Queensland riders have expressed dissatisfaction with the 50km limit on travel from tomorrow (2 May 2020), as an anomaly has surfaced with boaties given free rein.
Under the new rule, boaties can tow their boat to a 50km radius from home and then put their boat in the water and travel as far as they like … “within reason”, whatever that means.
Similarly, the anomaly extends to cyclists who can take their bike 50km from home and then go cycling.
So presumably motorcyclists can trailer their bike to an off-road park 50km from home and go riding.
However, you won’t be able to trailer your road bike 50km and then ride further as you would be more than 50km from home.
It’s yet another strange anomaly that has surfaced as the travel restrictions are hastily drafted and amended.
It seems strange that we should be thankful we are allowed to exercise our basic right to go where we want.
But worrying about a rule anomaly won’t get us any more leeway on travel.
Of more concern is that some riders this weekend may not act responsibly.
If there is a resultant spike in infections in the next two weeks, restrictions could tighten again.
Remember how Sydney beaches opened up last week only to be quickly closed again when they became crowded.
Also, consider alternatives to the usual routes, such as the Old Pac which could become quite crowded.
Riders should also carry disposable gloves to use at the bowser, hand sanitiser and a credit card rather than cash.
The 50km limit is fairly restrictive and for some country riders it may not get you to the next town.
For most Brisbane riders, that would mean they would get half way up Mt Glorious before having to turn back.
Gold Coast riders would get to Beechmont for a coffee before turning around while Sunshine Coast riders would be able to explore the Blackall Ranges.
Of course, you still can’t cross the border and come back without a special permit and 14 days of isolation!
For a rough guide to a 50km radius from your house, click here.
Google Maps shows how far Ipswich riders can go.
Queensland Health confirms we can ride with a pillion, or with one other rider or several members of the same household.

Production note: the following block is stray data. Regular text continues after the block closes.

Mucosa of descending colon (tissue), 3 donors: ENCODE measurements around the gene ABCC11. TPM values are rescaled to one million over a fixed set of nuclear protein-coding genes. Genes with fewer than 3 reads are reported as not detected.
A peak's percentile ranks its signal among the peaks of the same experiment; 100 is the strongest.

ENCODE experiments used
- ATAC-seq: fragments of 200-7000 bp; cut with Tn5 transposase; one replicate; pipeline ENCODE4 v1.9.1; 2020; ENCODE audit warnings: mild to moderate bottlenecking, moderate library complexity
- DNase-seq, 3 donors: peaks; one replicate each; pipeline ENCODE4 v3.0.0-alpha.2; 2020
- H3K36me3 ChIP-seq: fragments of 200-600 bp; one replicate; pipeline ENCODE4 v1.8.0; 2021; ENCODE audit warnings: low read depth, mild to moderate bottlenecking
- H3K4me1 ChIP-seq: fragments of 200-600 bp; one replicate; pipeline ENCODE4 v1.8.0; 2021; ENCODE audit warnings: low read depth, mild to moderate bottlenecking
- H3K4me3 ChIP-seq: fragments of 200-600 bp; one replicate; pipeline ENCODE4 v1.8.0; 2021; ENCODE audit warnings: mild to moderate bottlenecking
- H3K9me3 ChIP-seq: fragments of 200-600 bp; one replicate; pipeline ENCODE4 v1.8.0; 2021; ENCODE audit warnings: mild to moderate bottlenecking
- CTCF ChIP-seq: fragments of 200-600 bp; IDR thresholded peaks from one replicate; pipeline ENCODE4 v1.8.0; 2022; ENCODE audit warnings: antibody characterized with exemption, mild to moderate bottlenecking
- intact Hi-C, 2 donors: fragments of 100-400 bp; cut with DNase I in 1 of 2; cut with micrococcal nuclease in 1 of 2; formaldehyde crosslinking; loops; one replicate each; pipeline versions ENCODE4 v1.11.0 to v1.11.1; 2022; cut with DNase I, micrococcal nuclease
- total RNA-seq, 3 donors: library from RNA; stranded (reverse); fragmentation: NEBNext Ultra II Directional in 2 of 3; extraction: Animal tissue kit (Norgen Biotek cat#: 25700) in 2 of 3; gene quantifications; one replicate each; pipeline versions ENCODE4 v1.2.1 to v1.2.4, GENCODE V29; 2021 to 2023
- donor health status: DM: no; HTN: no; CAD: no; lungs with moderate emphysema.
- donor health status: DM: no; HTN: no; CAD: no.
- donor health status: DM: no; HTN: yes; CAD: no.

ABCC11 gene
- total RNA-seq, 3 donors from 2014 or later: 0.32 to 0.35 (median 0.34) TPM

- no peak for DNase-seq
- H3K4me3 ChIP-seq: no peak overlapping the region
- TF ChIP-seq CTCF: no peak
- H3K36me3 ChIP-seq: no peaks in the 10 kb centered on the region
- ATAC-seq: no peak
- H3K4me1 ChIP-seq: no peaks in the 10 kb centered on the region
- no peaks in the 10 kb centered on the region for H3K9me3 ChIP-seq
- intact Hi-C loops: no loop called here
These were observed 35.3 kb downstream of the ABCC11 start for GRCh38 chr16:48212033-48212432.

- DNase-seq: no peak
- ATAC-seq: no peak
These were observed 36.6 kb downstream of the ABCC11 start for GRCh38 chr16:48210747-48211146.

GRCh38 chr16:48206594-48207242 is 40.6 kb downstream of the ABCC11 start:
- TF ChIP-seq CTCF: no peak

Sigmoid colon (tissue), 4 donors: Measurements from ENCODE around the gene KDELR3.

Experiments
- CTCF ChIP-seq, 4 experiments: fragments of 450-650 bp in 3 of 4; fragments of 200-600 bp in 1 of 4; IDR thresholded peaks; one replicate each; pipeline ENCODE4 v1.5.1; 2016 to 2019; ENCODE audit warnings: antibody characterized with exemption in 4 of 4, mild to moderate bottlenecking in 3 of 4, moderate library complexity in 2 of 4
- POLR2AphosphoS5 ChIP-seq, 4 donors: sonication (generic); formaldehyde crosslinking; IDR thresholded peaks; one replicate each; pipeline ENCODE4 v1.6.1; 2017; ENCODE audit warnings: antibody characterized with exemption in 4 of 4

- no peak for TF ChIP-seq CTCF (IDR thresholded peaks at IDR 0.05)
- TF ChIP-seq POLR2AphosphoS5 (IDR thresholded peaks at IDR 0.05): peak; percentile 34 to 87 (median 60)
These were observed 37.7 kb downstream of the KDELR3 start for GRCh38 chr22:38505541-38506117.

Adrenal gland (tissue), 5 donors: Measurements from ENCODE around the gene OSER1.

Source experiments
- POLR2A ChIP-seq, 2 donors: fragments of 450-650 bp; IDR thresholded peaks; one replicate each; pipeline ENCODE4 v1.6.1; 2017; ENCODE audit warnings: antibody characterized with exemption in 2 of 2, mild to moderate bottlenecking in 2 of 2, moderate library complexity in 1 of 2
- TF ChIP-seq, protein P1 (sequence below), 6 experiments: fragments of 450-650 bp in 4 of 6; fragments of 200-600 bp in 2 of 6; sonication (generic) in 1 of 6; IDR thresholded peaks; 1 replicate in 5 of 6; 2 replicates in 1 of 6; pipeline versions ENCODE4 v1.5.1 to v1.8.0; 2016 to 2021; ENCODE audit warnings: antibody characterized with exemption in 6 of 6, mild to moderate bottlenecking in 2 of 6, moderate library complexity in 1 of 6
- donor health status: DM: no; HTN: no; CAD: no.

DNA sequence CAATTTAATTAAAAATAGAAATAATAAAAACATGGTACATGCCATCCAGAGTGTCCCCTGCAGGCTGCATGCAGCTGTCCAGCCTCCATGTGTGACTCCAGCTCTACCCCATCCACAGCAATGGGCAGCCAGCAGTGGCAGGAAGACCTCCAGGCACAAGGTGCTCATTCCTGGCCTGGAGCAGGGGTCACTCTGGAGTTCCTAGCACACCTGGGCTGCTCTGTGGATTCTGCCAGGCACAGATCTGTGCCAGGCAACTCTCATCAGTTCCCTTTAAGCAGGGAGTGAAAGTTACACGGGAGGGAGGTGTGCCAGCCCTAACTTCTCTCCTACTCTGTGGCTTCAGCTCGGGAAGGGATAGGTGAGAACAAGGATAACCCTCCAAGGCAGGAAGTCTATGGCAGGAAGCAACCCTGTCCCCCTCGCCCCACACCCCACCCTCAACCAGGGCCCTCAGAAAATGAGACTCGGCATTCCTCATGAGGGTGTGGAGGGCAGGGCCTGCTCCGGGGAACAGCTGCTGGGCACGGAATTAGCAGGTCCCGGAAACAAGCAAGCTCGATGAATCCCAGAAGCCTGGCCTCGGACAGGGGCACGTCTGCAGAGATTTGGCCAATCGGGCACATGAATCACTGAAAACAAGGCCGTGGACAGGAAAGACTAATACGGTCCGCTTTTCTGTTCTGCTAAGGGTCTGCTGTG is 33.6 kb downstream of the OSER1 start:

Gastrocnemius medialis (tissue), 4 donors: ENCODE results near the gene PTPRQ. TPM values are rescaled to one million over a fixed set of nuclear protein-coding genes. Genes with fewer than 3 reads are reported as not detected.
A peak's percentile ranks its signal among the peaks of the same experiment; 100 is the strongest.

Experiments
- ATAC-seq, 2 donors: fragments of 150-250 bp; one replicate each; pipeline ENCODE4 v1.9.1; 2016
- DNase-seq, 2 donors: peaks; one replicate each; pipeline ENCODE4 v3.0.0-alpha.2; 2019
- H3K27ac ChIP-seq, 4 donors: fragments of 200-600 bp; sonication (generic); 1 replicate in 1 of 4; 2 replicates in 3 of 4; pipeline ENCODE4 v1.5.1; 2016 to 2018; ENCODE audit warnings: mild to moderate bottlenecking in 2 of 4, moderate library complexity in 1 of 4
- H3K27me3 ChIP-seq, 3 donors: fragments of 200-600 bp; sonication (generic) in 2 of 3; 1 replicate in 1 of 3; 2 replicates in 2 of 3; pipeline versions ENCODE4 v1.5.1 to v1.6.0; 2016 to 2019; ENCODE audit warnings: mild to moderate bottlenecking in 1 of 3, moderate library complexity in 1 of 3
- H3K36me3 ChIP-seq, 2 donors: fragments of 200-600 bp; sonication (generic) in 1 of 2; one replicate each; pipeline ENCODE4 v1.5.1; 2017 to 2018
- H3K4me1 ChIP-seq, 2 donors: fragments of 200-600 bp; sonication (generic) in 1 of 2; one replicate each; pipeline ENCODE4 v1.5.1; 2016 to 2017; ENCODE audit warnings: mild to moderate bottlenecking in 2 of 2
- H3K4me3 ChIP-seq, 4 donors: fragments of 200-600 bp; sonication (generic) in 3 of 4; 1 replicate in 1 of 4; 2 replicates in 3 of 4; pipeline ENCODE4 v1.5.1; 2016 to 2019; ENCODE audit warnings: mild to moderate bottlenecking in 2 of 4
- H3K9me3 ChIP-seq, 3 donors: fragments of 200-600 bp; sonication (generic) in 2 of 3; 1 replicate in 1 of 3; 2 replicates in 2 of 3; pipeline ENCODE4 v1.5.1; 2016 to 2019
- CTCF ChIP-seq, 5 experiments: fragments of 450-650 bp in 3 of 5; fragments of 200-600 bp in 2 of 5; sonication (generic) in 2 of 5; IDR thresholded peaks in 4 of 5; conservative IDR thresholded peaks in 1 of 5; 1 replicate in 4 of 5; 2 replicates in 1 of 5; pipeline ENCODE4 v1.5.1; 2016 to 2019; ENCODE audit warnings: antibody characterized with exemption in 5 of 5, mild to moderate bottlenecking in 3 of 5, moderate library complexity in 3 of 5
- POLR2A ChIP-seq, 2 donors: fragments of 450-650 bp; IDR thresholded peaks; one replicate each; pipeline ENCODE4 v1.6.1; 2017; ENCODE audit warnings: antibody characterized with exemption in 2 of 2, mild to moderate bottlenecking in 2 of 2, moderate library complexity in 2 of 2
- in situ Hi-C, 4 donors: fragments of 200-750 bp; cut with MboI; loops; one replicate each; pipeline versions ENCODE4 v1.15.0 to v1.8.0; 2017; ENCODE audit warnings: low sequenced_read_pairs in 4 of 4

Adventure riders will also be allowed to ride through some national parks so long as they are within 50km of home.
State Disaster Co-ordinator Steve Gollschewski says police will “assist people to understand the new rules but will still enforce flagrant breaches”.
“Police will be understanding but this isn’t an invitation for people to undo everyone’s hard work,” he says.
RACQ safety officer and Triumph Bonneville rider Steve Spalding has welcomed the move.
“It’s a good start,” says Steve who is hoping to get away for a three-day ride in June if restrictions are further eased.
“At least it will give riders the opportunity to get some fresh air and ride for enjoyment.”
However, he warns that if your bike has been parked or stored since mid-March, you should check it before heading out.
“Riders can make sure their bike is ready by checking basic safety and maintenance items such as tyre pressures, chain adjustment, oil level and that all controls operate smoothly,” he says.
“Always check tyre pressures when the tyres are cold and follow manufacturer’s recommendations on pressure, while the air available in servos is convenient, buying a reliable pressure gauge is a worthwhile investment and will give piece of mind that you are setting the tyres at the correct pressure.
“Similarly with engine oil, check it’s level according the manufacturer’s recommended procedure, which is also usually when the engine is cold. You might need to call on the help of another person if the bike needs to be kept upright and doesn’t have a centre stand.
“Basic checks such as making sure the brakes and clutch are working smoothly and not grabbing or sticking are essential to safe operation and should be part of any preparation before riding.”
Further loosening of travel restrictions will be subject to flattening the curve and that may only happen if motorists obey these eased restrictions.
There is no change yet in other states, but we will keep an eye on developments.
Easing of restrictions in Victoria may depend on how well Queensland goes.
In Tasmania you can visit a family member and in the ACT you can visit anyone so long as there are not more than two of you visiting at the one time.
ACT Police are not yet issuing COVID-19 infringement notices as they are prioritising public education over coercive sanctions.
In South Australia and Northern Territory there are no fines for leaving the house for non-essential reasons, however unnecessary socialisation is discouraged.
West Australian riders can ride within nine zones, but not cross from one to the other.
These are the official rules for your state or territory: